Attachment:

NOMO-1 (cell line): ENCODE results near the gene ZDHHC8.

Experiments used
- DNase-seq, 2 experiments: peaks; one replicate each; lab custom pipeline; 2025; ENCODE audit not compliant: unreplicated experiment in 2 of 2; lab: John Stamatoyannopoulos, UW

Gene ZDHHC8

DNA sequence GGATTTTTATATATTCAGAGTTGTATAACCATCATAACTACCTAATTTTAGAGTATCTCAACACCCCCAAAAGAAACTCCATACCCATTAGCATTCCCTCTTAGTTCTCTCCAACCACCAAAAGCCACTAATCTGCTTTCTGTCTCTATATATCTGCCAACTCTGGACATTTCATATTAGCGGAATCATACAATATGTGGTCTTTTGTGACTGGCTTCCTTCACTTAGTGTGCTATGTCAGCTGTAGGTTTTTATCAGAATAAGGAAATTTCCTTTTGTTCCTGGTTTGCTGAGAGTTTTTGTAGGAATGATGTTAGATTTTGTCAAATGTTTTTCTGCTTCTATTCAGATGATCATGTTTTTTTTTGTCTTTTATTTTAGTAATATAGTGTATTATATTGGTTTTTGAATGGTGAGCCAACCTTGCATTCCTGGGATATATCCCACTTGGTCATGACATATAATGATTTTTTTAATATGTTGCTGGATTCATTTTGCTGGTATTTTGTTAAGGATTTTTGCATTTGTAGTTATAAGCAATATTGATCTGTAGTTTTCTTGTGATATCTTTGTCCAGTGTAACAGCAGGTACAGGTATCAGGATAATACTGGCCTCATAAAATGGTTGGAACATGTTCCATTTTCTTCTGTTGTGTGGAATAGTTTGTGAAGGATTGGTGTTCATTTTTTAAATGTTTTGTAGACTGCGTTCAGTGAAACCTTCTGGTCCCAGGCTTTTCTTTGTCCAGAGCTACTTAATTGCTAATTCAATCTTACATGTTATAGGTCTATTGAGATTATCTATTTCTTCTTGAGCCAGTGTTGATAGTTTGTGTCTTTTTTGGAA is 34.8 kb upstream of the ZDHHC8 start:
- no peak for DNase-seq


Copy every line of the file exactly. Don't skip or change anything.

NOMO-1 (cell line): ENCODE results near the gene ZDHHC8.

Experiments used
- DNase-seq, 2 experiments: peaks; one replicate each; lab custom pipeline; 2025; ENCODE audit not compliant: unreplicated experiment in 2 of 2; lab: John Stamatoyannopoulos, UW

Gene ZDHHC8

DNA sequence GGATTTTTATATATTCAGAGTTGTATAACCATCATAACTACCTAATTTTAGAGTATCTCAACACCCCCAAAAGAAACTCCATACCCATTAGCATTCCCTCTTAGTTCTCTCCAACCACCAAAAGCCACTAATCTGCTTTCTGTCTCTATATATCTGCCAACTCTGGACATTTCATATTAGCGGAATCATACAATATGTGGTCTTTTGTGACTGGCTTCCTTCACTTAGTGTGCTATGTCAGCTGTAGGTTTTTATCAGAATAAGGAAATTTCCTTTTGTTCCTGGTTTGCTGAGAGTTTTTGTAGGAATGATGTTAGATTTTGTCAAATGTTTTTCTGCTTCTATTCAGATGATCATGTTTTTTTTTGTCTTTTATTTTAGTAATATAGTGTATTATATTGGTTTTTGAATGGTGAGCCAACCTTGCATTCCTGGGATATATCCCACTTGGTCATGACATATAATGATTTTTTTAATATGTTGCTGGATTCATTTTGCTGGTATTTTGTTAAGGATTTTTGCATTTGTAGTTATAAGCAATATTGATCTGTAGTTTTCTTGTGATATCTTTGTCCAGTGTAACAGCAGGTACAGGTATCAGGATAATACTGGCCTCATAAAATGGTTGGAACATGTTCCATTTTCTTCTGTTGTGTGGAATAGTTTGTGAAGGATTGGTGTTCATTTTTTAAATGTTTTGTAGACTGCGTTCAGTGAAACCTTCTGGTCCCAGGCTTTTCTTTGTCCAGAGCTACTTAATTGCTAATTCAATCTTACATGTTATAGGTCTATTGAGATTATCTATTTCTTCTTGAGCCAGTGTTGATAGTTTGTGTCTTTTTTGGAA is 34.8 kb upstream of the ZDHHC8 start:
- no peak for DNase-seq